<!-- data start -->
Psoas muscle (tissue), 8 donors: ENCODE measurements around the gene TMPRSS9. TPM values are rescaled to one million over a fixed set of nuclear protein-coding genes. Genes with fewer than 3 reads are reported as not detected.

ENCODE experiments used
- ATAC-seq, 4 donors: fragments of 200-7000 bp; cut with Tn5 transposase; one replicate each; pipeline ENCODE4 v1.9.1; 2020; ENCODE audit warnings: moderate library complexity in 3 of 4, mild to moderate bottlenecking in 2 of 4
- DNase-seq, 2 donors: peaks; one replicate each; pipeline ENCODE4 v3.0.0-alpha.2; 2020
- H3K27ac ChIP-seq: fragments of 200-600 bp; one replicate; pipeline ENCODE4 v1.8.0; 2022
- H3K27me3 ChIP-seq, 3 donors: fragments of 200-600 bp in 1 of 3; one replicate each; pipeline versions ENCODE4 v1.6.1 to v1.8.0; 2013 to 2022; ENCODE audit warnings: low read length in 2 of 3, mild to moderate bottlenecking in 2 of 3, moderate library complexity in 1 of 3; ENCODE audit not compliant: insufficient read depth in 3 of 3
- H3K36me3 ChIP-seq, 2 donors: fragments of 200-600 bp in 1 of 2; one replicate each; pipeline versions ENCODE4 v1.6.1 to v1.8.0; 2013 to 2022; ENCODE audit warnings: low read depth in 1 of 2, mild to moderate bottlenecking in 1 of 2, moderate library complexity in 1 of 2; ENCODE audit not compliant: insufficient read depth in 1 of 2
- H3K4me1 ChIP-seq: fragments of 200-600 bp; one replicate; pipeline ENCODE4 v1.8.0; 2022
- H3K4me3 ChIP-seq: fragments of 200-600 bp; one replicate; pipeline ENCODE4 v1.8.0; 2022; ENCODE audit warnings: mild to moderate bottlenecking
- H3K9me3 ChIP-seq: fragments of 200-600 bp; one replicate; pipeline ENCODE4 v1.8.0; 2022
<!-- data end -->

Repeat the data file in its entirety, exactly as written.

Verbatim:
Psoas muscle (tissue), 8 donors: ENCODE measurements around the gene TMPRSS9. TPM values are rescaled to one million over a fixed set of nuclear protein-coding genes. Genes with fewer than 3 reads are reported as not detected.

ENCODE experiments used
- ATAC-seq, 4 donors: fragments of 200-7000 bp; cut with Tn5 transposase; one replicate each; pipeline ENCODE4 v1.9.1; 2020; ENCODE audit warnings: moderate library complexity in 3 of 4, mild to moderate bottlenecking in 2 of 4
- DNase-seq, 2 donors: peaks; one replicate each; pipeline ENCODE4 v3.0.0-alpha.2; 2020
- H3K27ac ChIP-seq: fragments of 200-600 bp; one replicate; pipeline ENCODE4 v1.8.0; 2022
- H3K27me3 ChIP-seq, 3 donors: fragments of 200-600 bp in 1 of 3; one replicate each; pipeline versions ENCODE4 v1.6.1 to v1.8.0; 2013 to 2022; ENCODE audit warnings: low read length in 2 of 3, mild to moderate bottlenecking in 2 of 3, moderate library complexity in 1 of 3; ENCODE audit not compliant: insufficient read depth in 3 of 3
- H3K36me3 ChIP-seq, 2 donors: fragments of 200-600 bp in 1 of 2; one replicate each; pipeline versions ENCODE4 v1.6.1 to v1.8.0; 2013 to 2022; ENCODE audit warnings: low read depth in 1 of 2, mild to moderate bottlenecking in 1 of 2, moderate library complexity in 1 of 2; ENCODE audit not compliant: insufficient read depth in 1 of 2
- H3K4me1 ChIP-seq: fragments of 200-600 bp; one replicate; pipeline ENCODE4 v1.8.0; 2022
- H3K4me3 ChIP-seq: fragments of 200-600 bp; one replicate; pipeline ENCODE4 v1.8.0; 2022; ENCODE audit warnings: mild to moderate bottlenecking
- H3K9me3 ChIP-seq: fragments of 200-600 bp; one replicate; pipeline ENCODE4 v1.8.0; 2022